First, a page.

My goal to climb mountains of high scenic value has resulted in an ever-expanding list of potential adventure runs, including climbs in the Palisades subrange of the high Sierra and remote points in the Picket range of the North Cascades. In addition, adventure runs of the Ptarmigan Traverse and the 94-mile Wonderland Trail around Mount Rainier are highly appealing. However, I have no specific schedule of climbing. Instead, trip dates and route selection are ultimately dependent upon weather and conditions. Finally, I aspire to apply the techniques honed in the Cascades and high Sierra to other ranges, including the British Columbia Coast Range, Interior BC Ranges, the Canadian Rockies, and ranges in Alaska. The distinct mountain environments will undoubtedly pose new challenges and provide an unlimited resource for future goals. However, I will always return to climb in my “home range,” the breathtaking North Cascades, the location of my first adventure runs and the place where my fascination with mountains first originated.


Equipment & Training

The most important piece of equipment for adventure running is footwear, specifically trail running shoes that provide traction with soles that can negotiate rock, steep heather, snow, and whatever else may be encountered during off-trail travel. I am currently using the tough and durable Exum Ridge trail runners by La Sportiva, which have sticky soles providing excellent traction in boulder fields and scrambling sections. Such shoes enable me to both run the trail sections comfortably and scramble boulder fields and rock sections with confidence. Lightweight crampons are worn on glaciers or whenever needed.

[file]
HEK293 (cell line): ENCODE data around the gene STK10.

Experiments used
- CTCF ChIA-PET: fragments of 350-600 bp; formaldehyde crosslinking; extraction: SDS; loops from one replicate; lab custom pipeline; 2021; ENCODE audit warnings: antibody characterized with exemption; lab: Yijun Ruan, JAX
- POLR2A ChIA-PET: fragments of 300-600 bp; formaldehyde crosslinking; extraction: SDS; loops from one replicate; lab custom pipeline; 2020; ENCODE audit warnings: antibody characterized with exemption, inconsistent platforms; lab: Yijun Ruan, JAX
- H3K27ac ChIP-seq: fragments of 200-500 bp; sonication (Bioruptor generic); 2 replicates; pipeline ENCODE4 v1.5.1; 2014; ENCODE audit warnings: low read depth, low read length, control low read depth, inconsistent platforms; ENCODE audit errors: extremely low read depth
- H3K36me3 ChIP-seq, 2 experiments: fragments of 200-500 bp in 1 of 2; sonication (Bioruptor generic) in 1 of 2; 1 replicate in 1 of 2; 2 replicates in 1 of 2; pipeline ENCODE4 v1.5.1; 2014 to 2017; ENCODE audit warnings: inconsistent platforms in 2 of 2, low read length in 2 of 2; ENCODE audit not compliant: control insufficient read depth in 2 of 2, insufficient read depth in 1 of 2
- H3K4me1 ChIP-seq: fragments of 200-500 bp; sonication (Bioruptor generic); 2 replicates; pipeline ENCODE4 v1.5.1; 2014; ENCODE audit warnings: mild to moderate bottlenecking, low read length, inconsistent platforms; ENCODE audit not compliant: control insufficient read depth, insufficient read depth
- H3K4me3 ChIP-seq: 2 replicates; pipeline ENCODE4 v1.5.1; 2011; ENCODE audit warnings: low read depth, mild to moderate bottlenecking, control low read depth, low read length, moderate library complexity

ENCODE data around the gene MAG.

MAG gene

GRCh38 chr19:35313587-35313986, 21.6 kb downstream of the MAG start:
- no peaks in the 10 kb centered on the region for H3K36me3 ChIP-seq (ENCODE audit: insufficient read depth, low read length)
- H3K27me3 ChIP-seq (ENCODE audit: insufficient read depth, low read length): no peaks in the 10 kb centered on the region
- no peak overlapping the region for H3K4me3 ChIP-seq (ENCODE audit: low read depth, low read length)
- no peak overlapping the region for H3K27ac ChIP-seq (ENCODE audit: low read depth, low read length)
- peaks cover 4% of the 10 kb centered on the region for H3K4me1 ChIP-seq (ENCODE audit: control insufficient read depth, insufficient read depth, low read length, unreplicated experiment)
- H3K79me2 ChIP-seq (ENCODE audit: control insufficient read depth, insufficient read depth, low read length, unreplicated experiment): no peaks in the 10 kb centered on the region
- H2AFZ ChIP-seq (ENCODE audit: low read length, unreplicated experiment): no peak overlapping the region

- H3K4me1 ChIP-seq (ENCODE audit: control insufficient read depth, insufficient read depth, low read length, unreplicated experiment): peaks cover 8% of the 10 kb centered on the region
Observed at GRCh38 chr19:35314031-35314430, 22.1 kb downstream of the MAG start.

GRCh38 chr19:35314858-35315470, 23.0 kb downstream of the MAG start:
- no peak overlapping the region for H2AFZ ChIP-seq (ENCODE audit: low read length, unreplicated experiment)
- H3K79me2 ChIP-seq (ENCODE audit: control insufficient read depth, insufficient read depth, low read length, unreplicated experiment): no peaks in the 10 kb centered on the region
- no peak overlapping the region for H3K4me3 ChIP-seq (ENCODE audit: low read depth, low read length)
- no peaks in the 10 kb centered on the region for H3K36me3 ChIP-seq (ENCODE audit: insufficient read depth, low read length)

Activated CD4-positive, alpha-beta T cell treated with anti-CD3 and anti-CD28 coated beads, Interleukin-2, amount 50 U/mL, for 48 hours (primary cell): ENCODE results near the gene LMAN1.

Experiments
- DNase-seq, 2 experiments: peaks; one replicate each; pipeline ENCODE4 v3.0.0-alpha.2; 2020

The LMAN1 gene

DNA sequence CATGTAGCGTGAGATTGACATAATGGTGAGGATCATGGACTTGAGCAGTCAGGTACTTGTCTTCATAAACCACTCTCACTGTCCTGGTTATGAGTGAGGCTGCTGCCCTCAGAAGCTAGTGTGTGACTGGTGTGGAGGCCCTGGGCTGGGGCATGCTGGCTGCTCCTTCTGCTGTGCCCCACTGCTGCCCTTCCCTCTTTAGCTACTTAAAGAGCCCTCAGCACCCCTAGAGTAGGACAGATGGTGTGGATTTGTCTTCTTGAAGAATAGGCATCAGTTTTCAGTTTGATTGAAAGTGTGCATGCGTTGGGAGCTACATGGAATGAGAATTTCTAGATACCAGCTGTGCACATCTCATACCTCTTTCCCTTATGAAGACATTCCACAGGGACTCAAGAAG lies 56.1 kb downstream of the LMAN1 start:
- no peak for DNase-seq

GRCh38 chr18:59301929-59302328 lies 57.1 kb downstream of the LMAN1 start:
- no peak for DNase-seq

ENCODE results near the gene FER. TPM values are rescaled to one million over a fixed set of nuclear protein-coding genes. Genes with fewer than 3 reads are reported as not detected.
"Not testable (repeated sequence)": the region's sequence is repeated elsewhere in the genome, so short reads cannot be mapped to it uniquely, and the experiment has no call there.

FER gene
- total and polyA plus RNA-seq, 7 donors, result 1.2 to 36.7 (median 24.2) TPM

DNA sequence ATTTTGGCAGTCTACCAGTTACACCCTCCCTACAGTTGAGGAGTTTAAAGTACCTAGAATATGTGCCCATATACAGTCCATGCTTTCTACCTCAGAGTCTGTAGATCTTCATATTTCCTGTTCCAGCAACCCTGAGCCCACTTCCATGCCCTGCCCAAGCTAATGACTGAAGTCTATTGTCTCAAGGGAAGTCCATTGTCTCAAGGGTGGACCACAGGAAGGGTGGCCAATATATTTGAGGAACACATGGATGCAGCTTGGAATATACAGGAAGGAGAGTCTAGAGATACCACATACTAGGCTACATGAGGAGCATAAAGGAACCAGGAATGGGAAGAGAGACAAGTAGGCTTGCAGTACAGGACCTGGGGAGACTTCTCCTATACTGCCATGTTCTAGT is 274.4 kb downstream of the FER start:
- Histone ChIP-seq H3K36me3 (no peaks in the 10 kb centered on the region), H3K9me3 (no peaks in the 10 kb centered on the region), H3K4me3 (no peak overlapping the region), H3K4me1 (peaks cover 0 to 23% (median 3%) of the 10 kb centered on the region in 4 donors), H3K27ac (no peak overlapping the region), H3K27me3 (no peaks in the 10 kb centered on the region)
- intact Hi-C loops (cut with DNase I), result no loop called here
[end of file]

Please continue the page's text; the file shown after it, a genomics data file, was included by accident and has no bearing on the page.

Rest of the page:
Other Equipment:
• Daypack with water bladder
• Standard running garments
• Fleece jacket
• Fleece hat
• Rain jacket
• Gloves
• LED headlamp and LED keychain
• First aid kit (small)
• Sunscreen, sunglasses
• Optional gaiters and extra socks
• Rope, ice axe, crampons, if necesary

Notes About Hydration and Food

• Drink at regular intervals, beginning in the first 45 minutes (preferably with an electrolyte or energy tablet or powder mix like Accelerade or Nuun)

• Eat during the first part of the climb even if you are not hungry

• Don’t start too fast and always allow extra time for contingencies

• Run or jog regularly, preferably on trails and including some hilly runs

• Do strength training to build core muscle toughness

Selected Trips

• Colchuck Peak Colchuck Glacier 3:40 (car to top)

• Sahale Peak via Sahale Arm 3:00 (car to top)

• Glacier Peak via NF Sauk River
White Chuck / Disappointment Cleaver
16:45 (rt)

• Del Campo Peak Standard route 1:55 (car to top)

• Forbidden Peak East Ledges 2:30 (car to top)

• Mount Olympus Blue Glacier 11:30:54 (rt)

• Fernow-Seven Fingered Jack-Maude 11:13:11 (rt)

• West McMillan Spire West Ridge 11:15:46 (rt)

• Sloan Peak Corkscrew 7:09:57 (rt)

• Eldorado Peak East Ridge 4:58:43 (rt)

• Lemah Mountain via Spectacle Lake 11:26:29 (rt)